Redazione-The past few weeks have been a series of one tragedy after another for faithful Catholics.  There were the reports of McCarick’s crimes, the shocking contents of the Pennsylvania grand jury report, and now Archbishop Vigano’s letter.

As the news ferments on social and traditional media, two reactions predominate.  One response to the news has been calls for an end to the discipline of priestly celibacy, some of which come from people considered to have expert status on the issue, such as Richard Sipe.  Those issuing the calls argue that demanding priests live unmarried presents temptations to which many cannot help but give way; abandon celibacy, they suggest, and clerical abuse would plummet.  The alternate response has been a call for penance: penance, especially, for the priests and prelates involved, but also voluntary and expiatory penance by the faithful.  Various groups and individuals encouraged each other to fast in August; now, many of the same individuals are also calling for a full investigation of the charges in Vigano’s letter.

The two reactions to the issue of celibacy raised by these stories are even more at cross purposes than they might at first glance seem.  It is not merely that these attitudes happen to be associated with different poles of the Catholic religious spectrum.  These reactions are logically as well as coincidentally opposed; each comes deep from the heart of its respective group’s beliefs about human nature.

The liberal calls for an end to priestly celibacy result from an anthropology that sees human beings as distinctly finite in their animal nature.  In the secular world, this anthropology manifests itself in various ways: in a tendency to reduce sin to disease and disease to difference; in a pseudoscience that attributes every beneficial human trait to evolutionary activity; and in a dangerous belief that people who act badly most often cannot help themselvesWillpower, according to this way of thinking, is a limited resource.  Skip the donuts on the office counter, and it will be harder to finish that report by noon.  Turn in the report, and it will be harder to pass up the fries with lunch.  Pass on the fries, and you’ll almost certainly find yourself on social media in the afternoon.  Trim back on that social media consumption, and you’re liable to find yourself with a bad case of road rage on the way home.  Restrain yourself on the highway, and there’s no way you’re not yelling at your wife when you walk in the door.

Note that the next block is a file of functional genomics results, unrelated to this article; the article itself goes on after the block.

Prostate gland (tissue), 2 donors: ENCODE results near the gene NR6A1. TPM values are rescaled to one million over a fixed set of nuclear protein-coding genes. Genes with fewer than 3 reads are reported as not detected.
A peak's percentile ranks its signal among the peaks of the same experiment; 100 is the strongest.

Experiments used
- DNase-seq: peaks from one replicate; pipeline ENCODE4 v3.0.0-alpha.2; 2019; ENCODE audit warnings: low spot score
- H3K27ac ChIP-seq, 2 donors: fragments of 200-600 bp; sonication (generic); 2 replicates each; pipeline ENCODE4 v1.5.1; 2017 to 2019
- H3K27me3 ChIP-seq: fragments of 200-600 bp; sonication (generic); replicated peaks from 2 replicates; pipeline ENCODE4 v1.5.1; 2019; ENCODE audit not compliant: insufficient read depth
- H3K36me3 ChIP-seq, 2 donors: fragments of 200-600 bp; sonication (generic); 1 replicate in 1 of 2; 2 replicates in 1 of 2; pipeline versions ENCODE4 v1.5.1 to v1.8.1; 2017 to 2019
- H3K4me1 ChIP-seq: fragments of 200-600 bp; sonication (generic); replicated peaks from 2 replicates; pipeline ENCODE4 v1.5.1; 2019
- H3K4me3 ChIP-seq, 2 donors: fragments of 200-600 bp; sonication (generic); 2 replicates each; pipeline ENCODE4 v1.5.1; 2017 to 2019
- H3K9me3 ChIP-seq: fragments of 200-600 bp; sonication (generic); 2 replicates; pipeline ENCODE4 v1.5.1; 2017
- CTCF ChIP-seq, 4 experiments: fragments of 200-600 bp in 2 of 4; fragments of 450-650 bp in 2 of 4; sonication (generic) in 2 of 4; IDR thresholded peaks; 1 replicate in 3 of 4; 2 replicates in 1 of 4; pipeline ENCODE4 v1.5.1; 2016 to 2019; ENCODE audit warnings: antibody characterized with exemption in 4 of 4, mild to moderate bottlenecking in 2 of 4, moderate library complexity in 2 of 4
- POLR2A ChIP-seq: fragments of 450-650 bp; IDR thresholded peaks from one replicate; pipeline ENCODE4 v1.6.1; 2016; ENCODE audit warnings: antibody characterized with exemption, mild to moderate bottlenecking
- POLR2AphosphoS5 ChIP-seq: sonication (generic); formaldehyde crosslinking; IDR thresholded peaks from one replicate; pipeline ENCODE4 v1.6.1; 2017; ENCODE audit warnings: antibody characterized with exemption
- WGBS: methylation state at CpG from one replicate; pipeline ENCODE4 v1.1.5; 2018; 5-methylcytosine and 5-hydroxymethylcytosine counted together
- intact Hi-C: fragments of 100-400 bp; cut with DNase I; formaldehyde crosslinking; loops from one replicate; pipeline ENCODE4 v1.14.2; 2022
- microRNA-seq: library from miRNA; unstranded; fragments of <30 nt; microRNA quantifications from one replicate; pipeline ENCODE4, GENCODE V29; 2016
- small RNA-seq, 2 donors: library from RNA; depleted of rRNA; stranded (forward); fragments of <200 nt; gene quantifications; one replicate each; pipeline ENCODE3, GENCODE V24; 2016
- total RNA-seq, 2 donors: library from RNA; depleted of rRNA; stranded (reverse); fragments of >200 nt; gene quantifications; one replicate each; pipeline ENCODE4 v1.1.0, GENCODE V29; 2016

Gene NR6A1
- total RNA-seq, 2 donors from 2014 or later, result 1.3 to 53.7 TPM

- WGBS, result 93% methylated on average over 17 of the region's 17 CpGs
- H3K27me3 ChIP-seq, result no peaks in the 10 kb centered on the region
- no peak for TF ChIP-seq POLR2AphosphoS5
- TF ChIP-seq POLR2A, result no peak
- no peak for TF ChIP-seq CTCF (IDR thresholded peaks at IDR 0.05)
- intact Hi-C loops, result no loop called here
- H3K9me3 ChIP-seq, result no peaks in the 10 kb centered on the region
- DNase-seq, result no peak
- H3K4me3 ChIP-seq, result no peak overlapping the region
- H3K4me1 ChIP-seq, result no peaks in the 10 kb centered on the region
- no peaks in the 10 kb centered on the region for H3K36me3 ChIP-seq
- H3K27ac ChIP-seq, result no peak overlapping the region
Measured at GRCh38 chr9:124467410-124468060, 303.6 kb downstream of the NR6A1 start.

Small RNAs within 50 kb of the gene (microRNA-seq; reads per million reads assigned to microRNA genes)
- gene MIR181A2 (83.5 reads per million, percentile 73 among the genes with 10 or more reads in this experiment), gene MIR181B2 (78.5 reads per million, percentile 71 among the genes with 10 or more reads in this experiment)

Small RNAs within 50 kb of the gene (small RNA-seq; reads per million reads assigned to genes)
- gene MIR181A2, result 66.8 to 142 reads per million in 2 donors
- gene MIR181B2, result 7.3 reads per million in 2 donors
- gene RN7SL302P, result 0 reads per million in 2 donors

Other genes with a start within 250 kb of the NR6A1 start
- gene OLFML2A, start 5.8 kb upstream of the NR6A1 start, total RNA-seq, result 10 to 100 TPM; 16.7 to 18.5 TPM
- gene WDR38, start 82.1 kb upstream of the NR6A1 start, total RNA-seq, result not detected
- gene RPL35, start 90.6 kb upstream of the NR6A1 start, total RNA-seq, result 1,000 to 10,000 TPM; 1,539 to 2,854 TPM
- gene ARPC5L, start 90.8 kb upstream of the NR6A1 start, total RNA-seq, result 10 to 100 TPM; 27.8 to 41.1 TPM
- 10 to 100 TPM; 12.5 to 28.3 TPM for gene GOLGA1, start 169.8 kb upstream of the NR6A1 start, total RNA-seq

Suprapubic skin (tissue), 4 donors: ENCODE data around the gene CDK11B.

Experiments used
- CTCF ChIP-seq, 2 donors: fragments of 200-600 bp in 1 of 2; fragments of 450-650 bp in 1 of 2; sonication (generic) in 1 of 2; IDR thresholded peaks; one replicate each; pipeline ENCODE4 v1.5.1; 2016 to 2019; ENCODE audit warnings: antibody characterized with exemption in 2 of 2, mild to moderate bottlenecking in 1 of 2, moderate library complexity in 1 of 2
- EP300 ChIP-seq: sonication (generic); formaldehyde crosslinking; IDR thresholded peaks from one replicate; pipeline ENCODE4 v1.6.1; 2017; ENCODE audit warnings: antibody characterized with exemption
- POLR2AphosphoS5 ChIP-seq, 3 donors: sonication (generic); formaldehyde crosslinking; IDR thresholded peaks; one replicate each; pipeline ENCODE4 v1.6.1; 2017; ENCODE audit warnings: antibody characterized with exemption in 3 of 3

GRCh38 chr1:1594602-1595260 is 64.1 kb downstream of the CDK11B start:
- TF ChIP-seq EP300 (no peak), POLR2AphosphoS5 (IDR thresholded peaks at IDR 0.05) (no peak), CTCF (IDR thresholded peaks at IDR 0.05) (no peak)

Pretty bleak, isn’t it?  And with this understanding of humanity, it’s no wonder many people are arguing that priests who can’t be married are bound to stray.

There is, however, an alternate explanation of how willpower works.  It explains how some people manage to accomplish insane amounts of hard work, or to remain miraculously pleasant after the dishwasher broke, the baby didn’t nap, the toddler threw his food on the floor, the mailman brought another hospital bill, and the neighbor’s boombox is going again.  (Who, me?  I wish!)  This alternate understanding of human action dates all the way back to Aristotle and was baptized and adopted by Thomas Aquinas, who deals with the topic in Summa 2.1.49-54, commonly called “The Treatise on Habits.”  Here, Aquinas makes clear the relation between good actions and willpower, and the intermediary role played by habits and virtues (which are a particular kind of good habit).

… “Like acts cause like habits” ([Aristotle,] Ethic. ii, 1,2). Now things are like or unlike not only in respect of their qualities being the same or various, but also in respect of the same or a different mode of participation. For it is not only black that is unlike white, but also less white is unlike more white, since there is movement from less white to more white, even as from one opposite to another, as stated in Phys. v, text. 52.